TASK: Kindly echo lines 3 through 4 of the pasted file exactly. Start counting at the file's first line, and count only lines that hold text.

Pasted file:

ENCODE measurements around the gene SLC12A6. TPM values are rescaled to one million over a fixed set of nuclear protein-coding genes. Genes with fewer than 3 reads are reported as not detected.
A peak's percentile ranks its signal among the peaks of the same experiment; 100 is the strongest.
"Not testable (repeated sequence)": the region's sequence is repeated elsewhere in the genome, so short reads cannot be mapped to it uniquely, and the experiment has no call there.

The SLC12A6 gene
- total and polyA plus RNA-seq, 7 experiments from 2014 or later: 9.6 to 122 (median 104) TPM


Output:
"Not testable (repeated sequence)": the region's sequence is repeated elsewhere in the genome, so short reads cannot be mapped to it uniquely, and the experiment has no call there.

The SLC12A6 gene